Chronic heart failure modifies the response to positive end-expiratory pressure in patients with chronic obstructive pulmonary disease
Journal of Critical Care,

Bihari S et al. – In subjects with severe chronic obstructive pulmonary disease (COPD) alone, caution must be used when administering positive end–expiratory pressure (PEEP) 10cm H2O or greater. Subjects with COPD+chronic heart failure (CHF) may benefit from higher levels of PEEP.

  • Positive end-expiratory pressure was administered at 0, 5, 10, 15, and 0cm H2O for 15minutes with pressure support maintained at 10cm H2O.
  • Data are expressed as mean±SD, and the effect of PEEP and differences between COPD alone and COPD + CHF were tested with repeated-measures analysis of variance.

  • Subjects were elderly (72.5±13.3years) with severe COPD (force expired volume in 1second, 1.3±0.6L; force expired volume in 1 second/force vital capacity, 40%±15%).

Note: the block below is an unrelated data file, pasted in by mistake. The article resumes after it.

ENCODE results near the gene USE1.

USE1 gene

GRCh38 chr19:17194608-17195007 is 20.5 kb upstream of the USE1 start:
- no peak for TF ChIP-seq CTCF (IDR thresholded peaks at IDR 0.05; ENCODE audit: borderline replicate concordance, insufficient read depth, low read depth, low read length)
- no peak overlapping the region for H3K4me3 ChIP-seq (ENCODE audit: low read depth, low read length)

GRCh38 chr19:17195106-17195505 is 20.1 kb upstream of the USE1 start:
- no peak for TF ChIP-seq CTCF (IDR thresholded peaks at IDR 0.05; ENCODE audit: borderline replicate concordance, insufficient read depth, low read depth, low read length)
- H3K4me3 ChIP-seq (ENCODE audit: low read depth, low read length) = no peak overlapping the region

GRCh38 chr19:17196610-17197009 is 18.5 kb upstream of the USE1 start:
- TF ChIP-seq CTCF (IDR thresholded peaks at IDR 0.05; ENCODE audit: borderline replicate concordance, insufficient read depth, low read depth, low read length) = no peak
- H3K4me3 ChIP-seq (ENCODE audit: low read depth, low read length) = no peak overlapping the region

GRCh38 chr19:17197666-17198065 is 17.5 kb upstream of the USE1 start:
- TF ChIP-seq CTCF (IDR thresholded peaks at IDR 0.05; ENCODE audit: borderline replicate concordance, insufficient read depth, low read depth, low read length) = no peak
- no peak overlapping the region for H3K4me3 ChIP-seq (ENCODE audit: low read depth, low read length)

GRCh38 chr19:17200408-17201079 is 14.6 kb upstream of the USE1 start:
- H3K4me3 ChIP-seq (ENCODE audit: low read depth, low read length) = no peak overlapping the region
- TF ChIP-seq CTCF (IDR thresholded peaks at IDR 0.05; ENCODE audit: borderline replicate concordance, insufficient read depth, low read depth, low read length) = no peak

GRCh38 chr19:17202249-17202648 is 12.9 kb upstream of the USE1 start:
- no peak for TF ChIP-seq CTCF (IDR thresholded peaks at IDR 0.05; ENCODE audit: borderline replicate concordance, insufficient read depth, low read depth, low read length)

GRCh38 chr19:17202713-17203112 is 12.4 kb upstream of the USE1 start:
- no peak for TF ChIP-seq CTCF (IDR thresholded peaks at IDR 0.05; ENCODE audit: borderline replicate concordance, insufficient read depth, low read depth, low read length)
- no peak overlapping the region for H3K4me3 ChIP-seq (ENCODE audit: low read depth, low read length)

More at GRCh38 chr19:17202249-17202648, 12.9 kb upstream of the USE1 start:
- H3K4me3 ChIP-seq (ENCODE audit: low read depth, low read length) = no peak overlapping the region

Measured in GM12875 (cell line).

• With increasing PEEP in COPD subjects, dead space ratio increased (P<.001), minute alveolar ventilation decreased (P=.001), and Paco2 increased (P=.013), with no change in COPD+CHF subjects.
  • Subjects with COPD+CHF had improvement in Pao2 and lower mean arterial pressure, whereas both were unchanged in subjects with COPD alone.

Please login or register to follow this author.
Are you sure you want to Unfollow this Author?
► Click here to access PubMed, Publisher and related articles...
<< Previous Article | Next Article >>

    Currently, there are no available articles.

Your Unread Messages in Pulmonology

See All >> Messages include industry-sponsored communications and special communications from MDLinx

Most Popular Pulmonology Articles

Indexed Journals in Pulmonology: Chest, Thorax, American Journal of Respiratory and Critical Care Medicinemore

Register now to view all the MDLinx contents (FREE)!

  • Stay current on the latest literature, research and clinical news
  • Get special communications and offers from MDLinx and our sponsors
  • Receive invitations to paid market research
View Samples and Register

Connect with us, stay current.

Receive the latest mecial news
updates for free via email

Sign up!

Subscribe to our free RSS feeds:

Get the latest news in your specialty automatically added to your newsreader or your personal My Yahoo!, Google, My MSN or My AOL page. Learn More